02/02/2016 5:10 AM AEDT | Updated 15/07/2016 12:51 PM AEST

The Spitting Image Of Sport

I loved the Australian Open. Not for the tennis, not for the spectacle, but for the fact that once a year the world's best players lob Down Under and prove that you don't have to spit to play sport.

Angel Martinez via Getty Images
MADRID, SPAIN - NOVEMBER 08: Cristiano Ronaldo of Real Madrid spits out water before the La Liga match between Real Madrid and Rayo Vallecano at Estadio Santiago Bernabeu on November 8, 2014 in Madrid, Spain. (Photo by Angel Martinez/Real Madrid via Getty Images)

I love the Australian Open. Not for the tennis, not for the spectacle, but for the fact that once a year the world's best players lob Down Under and prove that you don't have to spit to play sport.

Spitting has become synonymous with some sports. Soccer players dribble as much with their mouths as with their feet. And AFL, rugby, baseball and even cricket are mouth-watering for all the wrong reasons.

Thanks to HD TV, never has spitting been broadcast in such graphic and glutinous detail. When I recently sat down to watch Arsenal v Chelsea I considered putting down spot cloths.

After watching that EPL match I am convinced it is physically impossible for a player to shoot for goal, be substituted or take a corner kick unless he's first launched a liquid projectile. It seems as vital to the game as the ball and goalposts. FIFA should put spittoons by the corner flags.

Some geyser who plays for Real Madrid.

In some cases spitting serves a purpose. When fielding, Australia's Test Cricket captain Steve Smith spits into his hands to aid grip should a catch come his way. And, let's face it, those catches usually stick. But then the former Australian skipper shakes the hand of his opponent after a match. No wonder batsmen wear gloves.

Bowlers are equally uncouth, spitting on the ball to shine it and then rubbing it against their groin. If they weren't playing our national sport they'd probably be arrested for public indecency.

"Remind me why you're doing that, AB?"

In other instances, spitting expresses a player's frustration. When a batsman is dismissed, during the long walk back to the pavilion he often spits -- either saliva or his chewing gum -- through the bars of his helmet and then belts it away with his bat. This is often a superior shot to the one that got him out.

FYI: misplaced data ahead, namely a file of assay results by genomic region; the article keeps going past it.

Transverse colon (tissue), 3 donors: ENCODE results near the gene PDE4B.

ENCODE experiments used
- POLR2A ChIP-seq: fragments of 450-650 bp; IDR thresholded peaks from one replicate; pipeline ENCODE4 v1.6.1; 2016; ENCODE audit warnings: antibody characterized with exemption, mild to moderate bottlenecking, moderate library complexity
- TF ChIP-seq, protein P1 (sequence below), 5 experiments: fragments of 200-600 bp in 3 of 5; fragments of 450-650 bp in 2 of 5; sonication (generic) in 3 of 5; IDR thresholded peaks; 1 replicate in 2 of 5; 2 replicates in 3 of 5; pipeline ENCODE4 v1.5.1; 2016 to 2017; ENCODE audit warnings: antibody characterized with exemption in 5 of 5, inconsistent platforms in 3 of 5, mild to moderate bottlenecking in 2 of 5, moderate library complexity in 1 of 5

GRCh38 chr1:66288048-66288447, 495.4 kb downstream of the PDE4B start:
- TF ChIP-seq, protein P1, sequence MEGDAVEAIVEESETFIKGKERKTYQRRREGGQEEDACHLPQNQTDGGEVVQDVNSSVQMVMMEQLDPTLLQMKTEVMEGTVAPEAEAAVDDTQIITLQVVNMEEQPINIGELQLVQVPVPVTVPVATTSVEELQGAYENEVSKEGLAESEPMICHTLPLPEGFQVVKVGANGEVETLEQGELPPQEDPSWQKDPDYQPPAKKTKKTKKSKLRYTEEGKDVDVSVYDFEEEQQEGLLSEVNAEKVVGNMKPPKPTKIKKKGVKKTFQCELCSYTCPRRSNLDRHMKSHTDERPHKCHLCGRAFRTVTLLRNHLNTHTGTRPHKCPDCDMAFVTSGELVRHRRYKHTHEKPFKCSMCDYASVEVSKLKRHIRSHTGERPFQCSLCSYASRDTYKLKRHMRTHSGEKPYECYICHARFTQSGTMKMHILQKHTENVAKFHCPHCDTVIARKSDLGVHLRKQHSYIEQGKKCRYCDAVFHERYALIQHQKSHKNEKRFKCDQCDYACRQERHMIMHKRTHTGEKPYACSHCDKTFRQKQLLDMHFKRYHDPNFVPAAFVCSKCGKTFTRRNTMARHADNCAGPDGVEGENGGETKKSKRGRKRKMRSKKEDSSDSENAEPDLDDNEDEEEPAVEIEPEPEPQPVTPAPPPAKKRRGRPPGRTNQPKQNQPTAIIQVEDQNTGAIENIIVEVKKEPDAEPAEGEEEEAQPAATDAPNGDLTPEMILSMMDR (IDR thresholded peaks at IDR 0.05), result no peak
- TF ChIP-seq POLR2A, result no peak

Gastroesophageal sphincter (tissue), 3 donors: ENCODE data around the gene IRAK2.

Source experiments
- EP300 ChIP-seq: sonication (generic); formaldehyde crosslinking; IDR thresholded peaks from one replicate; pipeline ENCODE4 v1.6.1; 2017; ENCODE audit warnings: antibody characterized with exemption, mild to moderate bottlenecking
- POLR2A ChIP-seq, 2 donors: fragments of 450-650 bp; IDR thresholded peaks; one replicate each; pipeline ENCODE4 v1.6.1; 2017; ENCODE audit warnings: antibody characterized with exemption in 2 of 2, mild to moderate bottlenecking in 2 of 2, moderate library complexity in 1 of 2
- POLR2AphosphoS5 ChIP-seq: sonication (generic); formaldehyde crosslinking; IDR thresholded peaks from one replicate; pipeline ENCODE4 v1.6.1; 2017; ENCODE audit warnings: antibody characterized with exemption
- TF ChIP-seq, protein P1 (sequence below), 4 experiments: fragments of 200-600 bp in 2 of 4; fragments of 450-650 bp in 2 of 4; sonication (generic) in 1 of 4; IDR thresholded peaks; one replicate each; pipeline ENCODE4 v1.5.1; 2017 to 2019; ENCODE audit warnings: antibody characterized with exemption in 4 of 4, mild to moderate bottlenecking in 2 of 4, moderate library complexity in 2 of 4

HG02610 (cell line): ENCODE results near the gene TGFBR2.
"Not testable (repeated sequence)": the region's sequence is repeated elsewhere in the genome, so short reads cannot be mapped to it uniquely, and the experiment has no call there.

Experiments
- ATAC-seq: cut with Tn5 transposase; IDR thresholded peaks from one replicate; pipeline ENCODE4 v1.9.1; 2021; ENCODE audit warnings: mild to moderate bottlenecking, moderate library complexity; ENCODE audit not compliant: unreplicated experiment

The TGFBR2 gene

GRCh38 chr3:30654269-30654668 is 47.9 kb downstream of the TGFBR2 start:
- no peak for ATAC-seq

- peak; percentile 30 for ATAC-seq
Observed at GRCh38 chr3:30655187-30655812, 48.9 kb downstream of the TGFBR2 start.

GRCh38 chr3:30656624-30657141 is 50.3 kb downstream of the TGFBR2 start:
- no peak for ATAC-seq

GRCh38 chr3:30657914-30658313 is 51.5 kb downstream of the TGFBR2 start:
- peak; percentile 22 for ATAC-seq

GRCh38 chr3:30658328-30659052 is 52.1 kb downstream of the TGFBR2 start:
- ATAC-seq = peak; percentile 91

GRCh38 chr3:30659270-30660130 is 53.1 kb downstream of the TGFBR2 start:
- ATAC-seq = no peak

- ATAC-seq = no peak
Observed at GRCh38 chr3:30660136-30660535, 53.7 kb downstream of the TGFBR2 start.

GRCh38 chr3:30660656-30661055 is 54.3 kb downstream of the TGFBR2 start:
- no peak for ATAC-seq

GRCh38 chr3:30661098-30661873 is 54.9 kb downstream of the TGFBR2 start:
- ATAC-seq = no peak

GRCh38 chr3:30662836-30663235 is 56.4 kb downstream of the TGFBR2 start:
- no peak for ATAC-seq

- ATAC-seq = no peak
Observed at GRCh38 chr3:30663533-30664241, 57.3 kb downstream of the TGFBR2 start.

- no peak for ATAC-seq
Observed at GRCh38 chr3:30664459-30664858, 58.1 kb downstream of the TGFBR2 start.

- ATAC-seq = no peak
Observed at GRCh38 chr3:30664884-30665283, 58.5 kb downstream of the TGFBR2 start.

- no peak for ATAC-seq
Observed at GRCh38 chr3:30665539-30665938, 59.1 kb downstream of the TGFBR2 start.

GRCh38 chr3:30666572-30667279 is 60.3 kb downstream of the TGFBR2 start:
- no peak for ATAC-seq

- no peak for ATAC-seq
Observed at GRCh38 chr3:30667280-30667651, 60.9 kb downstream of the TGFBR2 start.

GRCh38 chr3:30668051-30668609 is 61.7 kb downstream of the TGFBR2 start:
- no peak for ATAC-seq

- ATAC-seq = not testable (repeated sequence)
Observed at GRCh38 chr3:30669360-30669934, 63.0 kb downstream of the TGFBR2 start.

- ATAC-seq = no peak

On rare occasions, spitting is the sport itself. There is a Guinness World Record for cherry pit spitting, and if you're allergic to cherries then perhaps cricket spitting is more your thing. When I say 'cricket' I am not referring to the cucumber sandwich pastime but the six-legged insect, which you chew and then spew. Apparently there are also world championships in Kudu dung spitting. I have no idea what Kudu dung is but would hazard a guess I'd rather eat crickets.

Beyond the above exceptions, spitting is most often a mindless expulsion of mucous, an ugly habit that has become the norm. So much so that, a few years ago when SONY ran a TV commercial featuring kids playing soccer, one of those kids had a good spit. Sixty people complained about the commercial, but the advertising standards body ruled in favour of SONY, saying it was merely a 'brief portrayal of a well-worn habit that appeared between World Cup matches where players were likely to be shown spitting'.

Well that's alright then.

Pro spitters would argue that running around and physically exerting themselves increases the supply of saliva to the mouth and that they are merely ridding themselves of the pesky excess.

I spit on that theory.

Tennis players exert themselves as much if not more than footballers, and considerably more than goalkeepers. They play in summer rather than in winter. And with tennis being an individual rather than a team sport, players can't hide among teammates or call to be substituted if they're fatigued. Yet they somehow manage to refrain from decorating the court with drool. Indeed the only spat I saw on a court at the Australian Open was between Nick Kyrgios and an umpire.

Roger Federer doesn't spit. Roger Federer doesn't even sweat!

Roger Federer after a tough five-setter.

Golfers also manage to contain their excess phlegm. Apart from Tiger Woods, who gobbed on a green at the 2011 Dubai Desert Classic and was fined for a breach of the code of conduct. I found this hypercritical from the golfing powers that be. I mean, they're perfectly happy with bogeys but they draw the line at spit?

Of all the sporting codes, soccer has the biggest dribbling problem. I would least like to sit next to soccer on a long-haul flight. Yes, it's part of the game. Yes, it's been around for ages. But to suggest that spitting can't be mopped up is drivel.

Not only could we stop players spitting we could also solve the other scourge of soccer -- players diving on the ground and either feigning injury or trying to milk a penalty. If FIFA calculated the amount of times the average player spits, then multiplied that by the number of players on the pitch, then multiplied that by the number of minutes in a match, and then worked out how many swimming pools of saliva that equates to, rest assured the world's footballers would stay firmly on their feet.

Yes, even the Italians.

Despite my dislike of watching athletes spit, there are filthier habits to be seen on the sporting stage. The nostril evacuation, aka the 'Bushman's Blow', makes spitting appear positively genteel, as do the actions of marathon runner Paula Radcliffe, who stopped to pee on the road during the London marathon.

At the risk of appearing a prude, there's only one scenario in which spitting is acceptable and that's when the dentist asks you to do it. And then perhaps when you see the bill.